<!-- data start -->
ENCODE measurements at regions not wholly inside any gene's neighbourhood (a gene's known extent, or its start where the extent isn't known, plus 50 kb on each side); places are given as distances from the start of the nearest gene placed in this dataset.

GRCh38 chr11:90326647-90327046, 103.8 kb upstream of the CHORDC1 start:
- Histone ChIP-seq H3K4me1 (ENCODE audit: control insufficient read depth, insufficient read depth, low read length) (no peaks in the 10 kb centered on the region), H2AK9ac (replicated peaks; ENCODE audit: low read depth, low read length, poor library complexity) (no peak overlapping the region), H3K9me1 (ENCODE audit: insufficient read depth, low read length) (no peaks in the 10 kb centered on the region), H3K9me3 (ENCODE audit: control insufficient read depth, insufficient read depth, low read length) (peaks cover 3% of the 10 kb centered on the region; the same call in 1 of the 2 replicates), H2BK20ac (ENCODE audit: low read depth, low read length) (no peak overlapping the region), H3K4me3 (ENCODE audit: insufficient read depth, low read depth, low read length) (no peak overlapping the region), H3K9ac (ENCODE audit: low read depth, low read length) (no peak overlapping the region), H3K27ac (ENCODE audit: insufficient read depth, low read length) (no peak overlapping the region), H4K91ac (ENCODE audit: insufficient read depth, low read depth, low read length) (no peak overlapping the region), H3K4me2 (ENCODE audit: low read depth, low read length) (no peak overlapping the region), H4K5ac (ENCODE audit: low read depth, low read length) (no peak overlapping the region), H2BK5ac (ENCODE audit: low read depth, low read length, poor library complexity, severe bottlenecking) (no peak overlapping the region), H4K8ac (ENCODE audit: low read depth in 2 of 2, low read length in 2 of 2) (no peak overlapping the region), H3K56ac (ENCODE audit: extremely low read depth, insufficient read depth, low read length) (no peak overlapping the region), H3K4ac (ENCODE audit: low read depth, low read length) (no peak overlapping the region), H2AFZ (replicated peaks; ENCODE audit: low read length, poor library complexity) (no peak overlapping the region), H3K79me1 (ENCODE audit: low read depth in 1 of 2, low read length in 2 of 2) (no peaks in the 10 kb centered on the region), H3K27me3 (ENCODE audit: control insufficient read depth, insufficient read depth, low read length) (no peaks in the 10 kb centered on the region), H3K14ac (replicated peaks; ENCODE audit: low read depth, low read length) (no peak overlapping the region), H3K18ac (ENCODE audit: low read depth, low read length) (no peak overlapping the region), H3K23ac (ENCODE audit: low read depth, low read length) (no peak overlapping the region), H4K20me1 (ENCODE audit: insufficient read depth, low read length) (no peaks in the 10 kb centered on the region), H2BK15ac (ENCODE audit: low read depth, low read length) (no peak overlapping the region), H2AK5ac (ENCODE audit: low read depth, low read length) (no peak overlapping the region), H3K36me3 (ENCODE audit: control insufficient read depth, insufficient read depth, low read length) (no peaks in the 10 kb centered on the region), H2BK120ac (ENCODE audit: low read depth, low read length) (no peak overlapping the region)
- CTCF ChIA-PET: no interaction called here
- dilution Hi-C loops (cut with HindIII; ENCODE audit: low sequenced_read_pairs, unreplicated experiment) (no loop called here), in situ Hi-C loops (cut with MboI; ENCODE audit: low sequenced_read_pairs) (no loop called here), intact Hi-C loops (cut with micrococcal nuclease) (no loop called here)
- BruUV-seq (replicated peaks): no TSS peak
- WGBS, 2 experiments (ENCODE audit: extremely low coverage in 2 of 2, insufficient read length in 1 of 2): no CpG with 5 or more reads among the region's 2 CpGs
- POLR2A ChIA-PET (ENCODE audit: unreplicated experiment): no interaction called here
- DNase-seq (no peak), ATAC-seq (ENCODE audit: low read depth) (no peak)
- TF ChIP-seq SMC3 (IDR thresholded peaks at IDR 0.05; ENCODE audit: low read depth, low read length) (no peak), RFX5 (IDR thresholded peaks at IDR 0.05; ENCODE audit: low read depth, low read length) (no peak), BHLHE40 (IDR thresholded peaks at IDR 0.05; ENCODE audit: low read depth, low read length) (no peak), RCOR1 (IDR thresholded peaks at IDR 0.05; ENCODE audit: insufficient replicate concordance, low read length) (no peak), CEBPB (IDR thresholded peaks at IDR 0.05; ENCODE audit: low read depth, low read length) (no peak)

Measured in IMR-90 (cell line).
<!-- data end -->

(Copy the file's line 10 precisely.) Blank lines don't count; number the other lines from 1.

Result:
- TF ChIP-seq SMC3 (IDR thresholded peaks at IDR 0.05; ENCODE audit: low read depth, low read length) (no peak), RFX5 (IDR thresholded peaks at IDR 0.05; ENCODE audit: low read depth, low read length) (no peak), BHLHE40 (IDR thresholded peaks at IDR 0.05; ENCODE audit: low read depth, low read length) (no peak), RCOR1 (IDR thresholded peaks at IDR 0.05; ENCODE audit: insufficient replicate concordance, low read length) (no peak), CEBPB (IDR thresholded peaks at IDR 0.05; ENCODE audit: low read depth, low read length) (no peak)